On September 1, 1906, about 130 people were sitting in the dining room of the VICTORIA-JUNGFRAU Grand Hotel & Spa, when a young woman stood up, pulled out a pistol and fired three times at an older gentleman who was sitting at the table next to her. The panic and chaos in the hall, did not deterred the young woman, she took a few steps towards her victim and fired another four shots before leaving the hall.
Afterwards, on the terrace, she was disarmed by a waiter and taken away by the police. In a first interrogation, she claimed to be the Russian and emissary of a revolutionary committee sent to avenge on Peter Durnovo, the former interior minister of the Tsarist empire.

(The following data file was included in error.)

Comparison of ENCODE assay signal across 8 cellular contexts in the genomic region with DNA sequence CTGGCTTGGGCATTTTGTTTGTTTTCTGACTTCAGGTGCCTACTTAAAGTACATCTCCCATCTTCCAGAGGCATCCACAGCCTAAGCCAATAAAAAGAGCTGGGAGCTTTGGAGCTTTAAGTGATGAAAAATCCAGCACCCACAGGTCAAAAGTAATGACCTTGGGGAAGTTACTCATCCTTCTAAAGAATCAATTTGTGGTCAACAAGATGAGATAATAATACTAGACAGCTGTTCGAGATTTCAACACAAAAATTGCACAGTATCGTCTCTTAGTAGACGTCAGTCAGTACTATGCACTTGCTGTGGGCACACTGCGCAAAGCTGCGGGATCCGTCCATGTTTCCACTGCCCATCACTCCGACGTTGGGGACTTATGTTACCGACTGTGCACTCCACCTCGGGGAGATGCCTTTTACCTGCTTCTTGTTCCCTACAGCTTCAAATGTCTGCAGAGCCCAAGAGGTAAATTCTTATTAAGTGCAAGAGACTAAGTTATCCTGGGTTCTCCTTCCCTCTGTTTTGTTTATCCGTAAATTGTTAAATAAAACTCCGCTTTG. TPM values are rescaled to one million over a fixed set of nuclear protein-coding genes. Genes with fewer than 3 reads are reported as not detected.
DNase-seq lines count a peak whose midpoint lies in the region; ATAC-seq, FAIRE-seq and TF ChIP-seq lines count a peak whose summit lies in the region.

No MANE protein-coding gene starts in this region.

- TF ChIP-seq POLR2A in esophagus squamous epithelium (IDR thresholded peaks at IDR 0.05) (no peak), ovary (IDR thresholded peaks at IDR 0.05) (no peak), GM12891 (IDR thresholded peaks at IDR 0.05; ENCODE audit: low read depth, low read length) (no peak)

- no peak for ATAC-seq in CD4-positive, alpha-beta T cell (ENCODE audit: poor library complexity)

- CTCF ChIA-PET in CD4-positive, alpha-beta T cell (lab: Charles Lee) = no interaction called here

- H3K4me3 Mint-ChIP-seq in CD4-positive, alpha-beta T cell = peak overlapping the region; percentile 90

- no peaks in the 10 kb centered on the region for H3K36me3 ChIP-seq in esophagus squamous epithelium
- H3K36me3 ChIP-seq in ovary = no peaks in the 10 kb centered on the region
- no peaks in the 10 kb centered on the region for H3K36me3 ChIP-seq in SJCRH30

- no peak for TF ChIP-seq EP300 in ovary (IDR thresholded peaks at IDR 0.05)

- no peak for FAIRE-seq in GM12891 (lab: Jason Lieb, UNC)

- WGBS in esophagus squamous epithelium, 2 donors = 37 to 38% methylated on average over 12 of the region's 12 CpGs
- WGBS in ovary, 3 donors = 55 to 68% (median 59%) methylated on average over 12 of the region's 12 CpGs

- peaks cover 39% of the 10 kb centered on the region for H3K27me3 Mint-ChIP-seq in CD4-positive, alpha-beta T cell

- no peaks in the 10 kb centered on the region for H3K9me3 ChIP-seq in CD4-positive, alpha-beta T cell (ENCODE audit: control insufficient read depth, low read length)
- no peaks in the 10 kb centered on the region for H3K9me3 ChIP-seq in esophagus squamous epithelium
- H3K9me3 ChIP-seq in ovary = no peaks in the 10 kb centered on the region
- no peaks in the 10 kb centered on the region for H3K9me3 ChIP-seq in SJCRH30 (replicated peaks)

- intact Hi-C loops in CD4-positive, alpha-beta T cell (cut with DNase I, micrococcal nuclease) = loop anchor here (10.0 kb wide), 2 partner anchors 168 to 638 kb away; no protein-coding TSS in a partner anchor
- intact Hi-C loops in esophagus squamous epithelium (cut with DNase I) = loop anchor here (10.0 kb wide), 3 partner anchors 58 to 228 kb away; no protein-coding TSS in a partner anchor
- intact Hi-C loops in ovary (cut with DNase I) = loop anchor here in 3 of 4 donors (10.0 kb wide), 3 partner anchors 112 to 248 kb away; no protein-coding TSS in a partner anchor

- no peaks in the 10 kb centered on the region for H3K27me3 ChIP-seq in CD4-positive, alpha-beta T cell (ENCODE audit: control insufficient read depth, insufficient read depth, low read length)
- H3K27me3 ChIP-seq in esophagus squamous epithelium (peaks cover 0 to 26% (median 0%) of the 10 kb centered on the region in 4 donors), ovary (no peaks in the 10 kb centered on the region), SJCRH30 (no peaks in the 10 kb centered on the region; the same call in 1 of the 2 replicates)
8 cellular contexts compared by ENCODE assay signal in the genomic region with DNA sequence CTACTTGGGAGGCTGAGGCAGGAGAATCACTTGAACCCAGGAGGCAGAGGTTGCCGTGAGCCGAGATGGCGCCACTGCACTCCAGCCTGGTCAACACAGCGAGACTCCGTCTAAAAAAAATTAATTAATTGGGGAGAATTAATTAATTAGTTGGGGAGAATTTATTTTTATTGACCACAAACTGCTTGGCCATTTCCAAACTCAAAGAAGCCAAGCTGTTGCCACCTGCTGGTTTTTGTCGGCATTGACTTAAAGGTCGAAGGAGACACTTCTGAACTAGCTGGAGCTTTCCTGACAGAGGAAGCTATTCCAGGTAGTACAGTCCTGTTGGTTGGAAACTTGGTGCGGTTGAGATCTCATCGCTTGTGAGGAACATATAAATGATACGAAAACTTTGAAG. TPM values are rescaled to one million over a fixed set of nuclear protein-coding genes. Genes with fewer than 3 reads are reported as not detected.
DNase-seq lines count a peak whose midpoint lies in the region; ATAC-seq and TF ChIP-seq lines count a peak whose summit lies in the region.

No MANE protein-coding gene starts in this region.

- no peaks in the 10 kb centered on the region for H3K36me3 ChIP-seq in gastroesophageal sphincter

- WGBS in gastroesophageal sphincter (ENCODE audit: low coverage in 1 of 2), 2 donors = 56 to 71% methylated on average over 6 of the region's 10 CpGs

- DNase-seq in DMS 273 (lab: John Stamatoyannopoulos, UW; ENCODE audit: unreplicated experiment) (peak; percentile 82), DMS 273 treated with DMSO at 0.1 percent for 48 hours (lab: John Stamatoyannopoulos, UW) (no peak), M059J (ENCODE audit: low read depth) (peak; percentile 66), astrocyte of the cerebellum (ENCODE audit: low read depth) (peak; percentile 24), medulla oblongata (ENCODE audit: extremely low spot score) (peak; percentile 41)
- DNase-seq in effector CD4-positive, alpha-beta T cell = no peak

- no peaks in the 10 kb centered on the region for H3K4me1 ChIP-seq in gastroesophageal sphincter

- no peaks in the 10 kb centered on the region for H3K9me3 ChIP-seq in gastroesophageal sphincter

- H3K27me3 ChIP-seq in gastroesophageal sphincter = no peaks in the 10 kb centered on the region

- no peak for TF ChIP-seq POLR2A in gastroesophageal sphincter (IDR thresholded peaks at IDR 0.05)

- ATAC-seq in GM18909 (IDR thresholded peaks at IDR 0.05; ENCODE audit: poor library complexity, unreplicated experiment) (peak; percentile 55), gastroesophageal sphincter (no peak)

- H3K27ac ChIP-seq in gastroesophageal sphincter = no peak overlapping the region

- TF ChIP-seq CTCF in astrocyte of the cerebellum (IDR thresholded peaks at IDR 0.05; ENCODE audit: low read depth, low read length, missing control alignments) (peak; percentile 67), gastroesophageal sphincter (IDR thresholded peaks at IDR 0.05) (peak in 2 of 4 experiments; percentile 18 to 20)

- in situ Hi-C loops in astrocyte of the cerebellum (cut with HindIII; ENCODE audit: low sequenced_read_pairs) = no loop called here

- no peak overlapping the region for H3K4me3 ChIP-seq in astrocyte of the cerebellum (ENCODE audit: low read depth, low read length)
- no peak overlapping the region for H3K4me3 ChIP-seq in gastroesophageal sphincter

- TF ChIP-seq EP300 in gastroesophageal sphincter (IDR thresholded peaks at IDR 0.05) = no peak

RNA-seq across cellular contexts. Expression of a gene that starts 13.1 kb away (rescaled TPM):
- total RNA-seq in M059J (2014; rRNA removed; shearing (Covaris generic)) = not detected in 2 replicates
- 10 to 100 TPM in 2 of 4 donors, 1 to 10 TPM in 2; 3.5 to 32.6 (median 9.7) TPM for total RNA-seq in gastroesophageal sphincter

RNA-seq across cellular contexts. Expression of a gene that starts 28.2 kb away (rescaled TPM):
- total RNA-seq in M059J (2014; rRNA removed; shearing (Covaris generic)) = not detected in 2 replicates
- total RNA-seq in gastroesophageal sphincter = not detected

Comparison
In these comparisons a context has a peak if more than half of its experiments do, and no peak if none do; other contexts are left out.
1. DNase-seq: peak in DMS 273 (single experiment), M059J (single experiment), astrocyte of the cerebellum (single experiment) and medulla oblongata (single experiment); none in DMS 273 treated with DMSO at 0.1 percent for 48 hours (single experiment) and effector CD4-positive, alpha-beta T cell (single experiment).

In her handbag was an edition of the revolutionary newspaper "Tribine Russe" published in Paris, which showed the politician in the picture. But the man from the hotel, who died about an hour and a half after the crime, did not look very like him, his name was not Durnovo and he was not Russian either. It was a 68-year-old entrepreneur from Alsace named Charles Müller who spent his holidays in Interlaken for years. Durnowo was also a guest in Interlaken that late summer, but had already left the hotel a few days before.